What worked - and what did not
There was some good evidence that schools were able to make some differences to the lives of individual pupils, offer some support to families and extend the resources available to communities. Some schools, for instance, acted as stable points in children's lives, offering them high levels of personal attention, finding exciting ways for them to learn and helping their families through crises. Without such interventions, these children would have been at risk from truancy, exclusion or family difficulties.

However, more widespread and fundamental impacts were difficult to identify. The attainments of pupils and their destinations post-16 were poorer than national norms, despite the best efforts of the schools. Though schools did enhance the resources of the communities, the areas remained disadvantaged. Likewise, although schools might see themselves as attempting to engage local communities in education and raise their aspirations, they were only able to undertake relatively small-scale initiatives. They simply did not have the resources to work intensively with families or with large numbers of community members.

Based on its findings, the study team considered it was difficult to see how the limited work that schools could support might bring about the large-scale cultural change at which they claimed to be aiming.

The team observed that schools often remained disconnected from wider regeneration strategies. Schools felt dominated by the schools standards agenda and were generally poorly informed about the nature and needs of local communities. Community members, community workers and other agencies did not always find schools to be easy partners, often seeing them as narrowly focused on their own concerns rather than contributing to wider regeneration efforts.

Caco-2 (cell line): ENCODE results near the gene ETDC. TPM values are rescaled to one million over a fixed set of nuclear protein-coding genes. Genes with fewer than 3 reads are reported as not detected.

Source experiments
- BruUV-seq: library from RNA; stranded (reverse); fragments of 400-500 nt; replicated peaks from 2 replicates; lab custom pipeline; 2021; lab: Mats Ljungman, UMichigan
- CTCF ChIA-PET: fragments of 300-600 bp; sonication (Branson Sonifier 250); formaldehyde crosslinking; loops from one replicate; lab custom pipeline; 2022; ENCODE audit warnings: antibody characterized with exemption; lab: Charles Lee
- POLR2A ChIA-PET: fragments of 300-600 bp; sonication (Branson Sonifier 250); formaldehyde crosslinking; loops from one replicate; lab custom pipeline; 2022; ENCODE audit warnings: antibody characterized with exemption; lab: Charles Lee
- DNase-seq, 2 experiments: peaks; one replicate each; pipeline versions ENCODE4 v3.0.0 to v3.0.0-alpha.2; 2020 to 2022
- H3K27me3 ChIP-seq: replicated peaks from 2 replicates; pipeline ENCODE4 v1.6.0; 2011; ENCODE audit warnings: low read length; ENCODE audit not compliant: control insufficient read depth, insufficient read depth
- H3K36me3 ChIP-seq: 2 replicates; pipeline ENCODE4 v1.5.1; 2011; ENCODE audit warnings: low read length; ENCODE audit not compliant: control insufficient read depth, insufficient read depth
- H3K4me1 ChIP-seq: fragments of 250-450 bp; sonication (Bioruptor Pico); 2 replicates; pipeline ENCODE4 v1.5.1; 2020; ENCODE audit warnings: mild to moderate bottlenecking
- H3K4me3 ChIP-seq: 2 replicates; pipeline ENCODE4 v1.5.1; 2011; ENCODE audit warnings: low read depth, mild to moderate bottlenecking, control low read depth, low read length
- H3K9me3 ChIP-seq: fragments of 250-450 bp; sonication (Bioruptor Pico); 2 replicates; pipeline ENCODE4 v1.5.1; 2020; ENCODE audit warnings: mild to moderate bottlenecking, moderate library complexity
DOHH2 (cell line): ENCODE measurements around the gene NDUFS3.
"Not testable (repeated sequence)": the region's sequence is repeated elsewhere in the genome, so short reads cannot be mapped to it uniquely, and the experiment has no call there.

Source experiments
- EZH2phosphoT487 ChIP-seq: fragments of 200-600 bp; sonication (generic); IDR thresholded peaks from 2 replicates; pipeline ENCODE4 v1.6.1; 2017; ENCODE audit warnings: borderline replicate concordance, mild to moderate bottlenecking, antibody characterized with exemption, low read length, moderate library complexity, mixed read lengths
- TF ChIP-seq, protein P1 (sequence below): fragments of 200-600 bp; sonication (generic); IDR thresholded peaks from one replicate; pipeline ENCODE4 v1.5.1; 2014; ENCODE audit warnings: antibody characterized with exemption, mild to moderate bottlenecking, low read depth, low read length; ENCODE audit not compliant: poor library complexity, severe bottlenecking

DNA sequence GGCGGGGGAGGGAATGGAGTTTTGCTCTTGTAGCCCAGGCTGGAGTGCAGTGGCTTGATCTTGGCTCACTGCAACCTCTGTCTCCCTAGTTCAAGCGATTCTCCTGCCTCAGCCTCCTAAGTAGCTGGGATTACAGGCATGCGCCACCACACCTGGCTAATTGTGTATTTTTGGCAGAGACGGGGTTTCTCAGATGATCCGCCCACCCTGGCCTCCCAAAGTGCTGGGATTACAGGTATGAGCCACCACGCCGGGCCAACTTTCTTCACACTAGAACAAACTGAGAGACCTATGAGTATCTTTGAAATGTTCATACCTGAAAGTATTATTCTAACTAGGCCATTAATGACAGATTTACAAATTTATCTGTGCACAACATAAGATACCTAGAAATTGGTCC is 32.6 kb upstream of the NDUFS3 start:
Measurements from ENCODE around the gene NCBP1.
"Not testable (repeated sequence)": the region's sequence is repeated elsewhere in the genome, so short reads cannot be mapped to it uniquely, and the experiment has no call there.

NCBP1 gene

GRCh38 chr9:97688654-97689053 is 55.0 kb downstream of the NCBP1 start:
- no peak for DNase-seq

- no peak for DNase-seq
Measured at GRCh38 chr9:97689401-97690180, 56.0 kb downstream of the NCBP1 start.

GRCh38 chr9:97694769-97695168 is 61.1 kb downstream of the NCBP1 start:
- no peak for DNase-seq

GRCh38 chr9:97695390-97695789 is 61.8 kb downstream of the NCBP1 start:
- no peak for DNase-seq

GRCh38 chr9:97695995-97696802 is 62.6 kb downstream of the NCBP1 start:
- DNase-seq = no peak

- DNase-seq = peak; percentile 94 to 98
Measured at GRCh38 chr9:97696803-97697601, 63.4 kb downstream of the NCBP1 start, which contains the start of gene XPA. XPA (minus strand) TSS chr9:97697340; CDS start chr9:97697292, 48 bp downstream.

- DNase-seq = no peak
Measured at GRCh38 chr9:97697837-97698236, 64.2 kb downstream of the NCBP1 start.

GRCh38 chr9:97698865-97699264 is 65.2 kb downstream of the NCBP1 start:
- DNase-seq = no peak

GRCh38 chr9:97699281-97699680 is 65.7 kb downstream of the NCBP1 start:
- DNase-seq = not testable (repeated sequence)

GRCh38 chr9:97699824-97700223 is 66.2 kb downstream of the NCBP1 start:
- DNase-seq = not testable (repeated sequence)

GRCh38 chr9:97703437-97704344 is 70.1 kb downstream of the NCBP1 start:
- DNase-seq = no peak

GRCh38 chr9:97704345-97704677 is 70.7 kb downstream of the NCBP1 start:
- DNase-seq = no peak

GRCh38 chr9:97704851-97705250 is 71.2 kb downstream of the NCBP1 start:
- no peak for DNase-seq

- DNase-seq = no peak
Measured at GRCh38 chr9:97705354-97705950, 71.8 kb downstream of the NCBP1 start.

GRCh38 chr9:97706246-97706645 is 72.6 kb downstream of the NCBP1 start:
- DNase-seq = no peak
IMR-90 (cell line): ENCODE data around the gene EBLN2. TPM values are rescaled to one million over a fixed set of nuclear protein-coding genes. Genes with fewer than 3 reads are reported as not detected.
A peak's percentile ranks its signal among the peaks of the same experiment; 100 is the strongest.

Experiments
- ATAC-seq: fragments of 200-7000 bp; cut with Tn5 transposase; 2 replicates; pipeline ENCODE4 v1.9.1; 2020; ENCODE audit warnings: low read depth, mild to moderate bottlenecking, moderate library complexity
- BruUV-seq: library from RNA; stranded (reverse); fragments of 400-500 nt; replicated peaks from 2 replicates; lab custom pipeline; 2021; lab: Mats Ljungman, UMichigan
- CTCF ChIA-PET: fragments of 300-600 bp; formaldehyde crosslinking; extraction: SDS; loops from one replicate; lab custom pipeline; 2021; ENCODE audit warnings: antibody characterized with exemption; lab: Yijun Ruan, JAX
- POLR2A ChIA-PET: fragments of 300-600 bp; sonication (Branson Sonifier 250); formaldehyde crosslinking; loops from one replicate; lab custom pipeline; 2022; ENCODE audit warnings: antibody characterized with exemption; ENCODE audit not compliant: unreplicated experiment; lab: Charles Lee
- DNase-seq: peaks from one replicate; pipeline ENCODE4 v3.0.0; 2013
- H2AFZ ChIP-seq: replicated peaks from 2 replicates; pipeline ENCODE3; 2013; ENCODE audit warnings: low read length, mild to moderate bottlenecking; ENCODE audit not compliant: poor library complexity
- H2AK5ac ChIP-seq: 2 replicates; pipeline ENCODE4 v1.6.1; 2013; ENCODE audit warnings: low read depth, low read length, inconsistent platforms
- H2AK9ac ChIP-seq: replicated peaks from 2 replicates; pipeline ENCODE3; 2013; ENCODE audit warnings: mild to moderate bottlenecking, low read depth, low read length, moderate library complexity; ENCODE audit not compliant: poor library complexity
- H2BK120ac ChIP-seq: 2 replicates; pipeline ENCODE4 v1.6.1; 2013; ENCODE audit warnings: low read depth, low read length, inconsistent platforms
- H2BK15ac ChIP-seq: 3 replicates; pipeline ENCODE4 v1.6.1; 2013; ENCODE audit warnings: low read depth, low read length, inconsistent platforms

Conclusion: Towards a coherent approach

Based on its findings, the study team made several conclusions and suggestions about what needs to be done if schools are to make a meaningful contribution to the regeneration of disadvantaged areas. A more coherent approach was considered important. In particular, the team considered that:

  • It is unreasonable to expect schools to solve the intractable problems of disadvantage alone. A long-term strategy, in which schools play a part but which also addresses some of the underlying factors in which they are unable to intervene effectively, might help to overcome these disadvantages.
  • Schools lack clear and coherent expectations as to their roles and are therefore heavily influenced by head teachers' views, funding and local factors. A role could perhaps be defined which draws upon each of the approaches identified above but which determines the precise contribution of schools in the light of a locally agreed strategy.